We (Jenny, Brad & I) arrived Monday afternoon in Madrid. It was of course a bit rainy and quite cool, Madrid being in central Spain and having some altitude. After checking in at our hotel (which was well located, near the Prado museum and a huge park) we went out to explore. I hadn’t been to Madrid other than for a few hours when I had a long wait for a train last week so it was another new city to explore. Each city we visited was larger than the last…La Manga, really just a resort, then Granada, Sevilla and Madrid.
We went first to the big park 10 minutes or so from the hotel. Brad is a navigator savant, so it was nice not to have to refer to a map every block). We walked in past a detailed boxwood hedged garden lined with statues, to a small lake in the park. Despite temperatures in the 40s and light rain, boating on water was quite popular. Photo of me courtesy of Brad.
From there we saw a couple of interestingly carved fountains and headed to the Crystal Palace, a building made of glass. Inside there’s a sound installation and signs requesting silence, but it was pretty crowded and so good luck with the silence. There’s a pond in front of the palace and a lot of well fed ducks were swimming or on the grass eating (mostly the latter). I went back the next day at sunset and it was really pretty there, with the reflections from the sky on the water and in the glass.
After we exited the park, (there was also a modern museum, but I don’t get modern…we didn’t stay long), we went to the big shopping street, which is Madrid’s answer to Michigan Avenue in Chicago or Madison Avenue, NY, though there was a mix of stores. We split up for an hour, and I walked back and forth across the streets trying to get the right Christmas lights photos and I also did a bit of shopping.
After reconvening we went to a nice restaurant on the recommendation of a saleslady and it was really cool and the food was great. It had a huge display of fruits and vegetables at one end and the normal legs of ham on another wall. (FYI, Serrano ham is the expensive one, from black pigs and is graded according to the feed (all acorn fed leads more expensive meat), and how much room the pigs have o roam (free range at the high end, caged at the lower end) how long it’s aged; Iberian ham is cheaper, because it can come from other pigs and they can be fed feed without acorns.)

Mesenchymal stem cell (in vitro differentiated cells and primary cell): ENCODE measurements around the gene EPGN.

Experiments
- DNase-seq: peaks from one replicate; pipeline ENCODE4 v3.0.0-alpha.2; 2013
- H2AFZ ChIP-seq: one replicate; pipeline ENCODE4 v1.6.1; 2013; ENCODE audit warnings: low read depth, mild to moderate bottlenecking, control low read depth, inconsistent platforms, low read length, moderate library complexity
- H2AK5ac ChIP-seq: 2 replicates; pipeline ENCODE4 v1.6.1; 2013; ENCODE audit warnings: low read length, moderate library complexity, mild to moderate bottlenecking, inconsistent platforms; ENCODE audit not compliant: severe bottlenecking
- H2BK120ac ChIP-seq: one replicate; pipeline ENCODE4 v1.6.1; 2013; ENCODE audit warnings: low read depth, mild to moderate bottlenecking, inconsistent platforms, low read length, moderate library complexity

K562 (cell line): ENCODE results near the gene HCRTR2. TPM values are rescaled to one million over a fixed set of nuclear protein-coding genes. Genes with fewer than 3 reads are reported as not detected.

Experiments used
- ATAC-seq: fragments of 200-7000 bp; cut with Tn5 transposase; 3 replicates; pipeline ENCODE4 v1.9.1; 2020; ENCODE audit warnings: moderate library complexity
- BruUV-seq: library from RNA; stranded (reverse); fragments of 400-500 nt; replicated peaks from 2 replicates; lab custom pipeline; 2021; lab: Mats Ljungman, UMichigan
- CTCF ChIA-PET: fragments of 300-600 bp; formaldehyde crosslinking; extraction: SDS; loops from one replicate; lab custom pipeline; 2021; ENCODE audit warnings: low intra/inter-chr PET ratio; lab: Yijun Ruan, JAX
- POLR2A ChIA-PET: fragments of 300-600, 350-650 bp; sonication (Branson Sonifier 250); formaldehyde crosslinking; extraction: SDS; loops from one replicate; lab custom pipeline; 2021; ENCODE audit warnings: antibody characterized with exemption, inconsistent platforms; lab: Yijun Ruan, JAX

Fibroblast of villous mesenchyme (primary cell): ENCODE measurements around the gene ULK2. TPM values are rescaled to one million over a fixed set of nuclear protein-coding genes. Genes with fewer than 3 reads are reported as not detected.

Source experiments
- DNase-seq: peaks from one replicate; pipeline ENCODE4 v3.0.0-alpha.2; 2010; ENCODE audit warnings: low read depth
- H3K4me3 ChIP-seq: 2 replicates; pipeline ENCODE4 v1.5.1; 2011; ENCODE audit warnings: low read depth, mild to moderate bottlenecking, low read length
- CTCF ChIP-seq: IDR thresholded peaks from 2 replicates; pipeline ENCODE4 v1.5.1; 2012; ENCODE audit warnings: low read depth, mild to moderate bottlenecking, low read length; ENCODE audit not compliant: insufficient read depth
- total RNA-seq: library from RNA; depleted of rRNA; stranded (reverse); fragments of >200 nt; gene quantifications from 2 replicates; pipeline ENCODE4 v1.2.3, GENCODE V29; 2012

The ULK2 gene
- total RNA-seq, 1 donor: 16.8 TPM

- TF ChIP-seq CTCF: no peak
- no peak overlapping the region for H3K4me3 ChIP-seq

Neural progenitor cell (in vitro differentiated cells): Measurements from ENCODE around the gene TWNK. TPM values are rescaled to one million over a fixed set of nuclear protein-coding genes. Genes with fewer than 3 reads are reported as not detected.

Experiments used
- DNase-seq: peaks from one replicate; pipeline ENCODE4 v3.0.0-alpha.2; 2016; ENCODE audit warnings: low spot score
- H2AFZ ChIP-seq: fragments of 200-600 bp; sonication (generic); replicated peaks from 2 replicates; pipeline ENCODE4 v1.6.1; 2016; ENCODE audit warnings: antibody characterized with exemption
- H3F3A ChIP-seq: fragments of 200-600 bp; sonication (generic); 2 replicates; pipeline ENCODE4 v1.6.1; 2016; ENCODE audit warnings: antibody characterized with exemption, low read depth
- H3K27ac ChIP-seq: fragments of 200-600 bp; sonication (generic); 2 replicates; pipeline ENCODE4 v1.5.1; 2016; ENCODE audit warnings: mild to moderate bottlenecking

On Tuesday, our last day in Spain, the sun came out and it was a lovely day. It was also Constitution Day, something like 4th of July…everyone was out and it was so crowded! Streets were blocked off near our hotel for much of the day because VIPs were coming and going and the police were out in force. The sun didn’t come up till nearly 8:30..we went separately to the Royal Palace, and got there right about when it opened. The line wasn’t bad but by the time we finished it was very long. The palace is huge and has the usual high ceilings, painted ceilings, beautiful chandeliers, a church, and less usual, the Throne Room. Photos weren’t permitted inside, though I got a few because I asked a guard if it was ok and he said no problem…and it wasn’t, till I got to the next room and was busted, but I think the guard may have gotten into more trouble than me. One unique room was lined entirely by painted porcelain and the seams were covered by the porcelain “vines”. It was beautiful and not something I’d ever seen before. The dining room was three rooms combined and I think you’d need a telephone to talk to the person at the opposite end of the table. On the back of the palace is a large garden and opposite, another park lined with more statues.
After the palace, we went shopping, and ate lunch, and then wandered separately. Churros are very popular here, especially chocolate ones. I went back to the park, then, at the end of the day into the Prado (it was free, so the lines were very long till about 6pm; it closed at 7. I just wandered around, took a few photos (never saw the sign saying they were prohibited, but they are, in case you wondered). The area I ended up with had a lot of portraits of royalty and a lot of tableaus of the Virgin Mary & Jesus and angels. The clothing from the 1500s or so does not look very comfortable.
We had paella for our last dinner in Spain, it was fantastic and now I’m on my way home. This flight (the carrier is Iberia) is one of the emptiest I’ve seen in a long time. I have four seats to myself and anyone who doesn’t have at least two is crowded by choice. (Travel tip: do not try to bring your massage stick in your carryon through Madrid…it will have to be checked or will be confiscated.)
Happy Holidays everyone.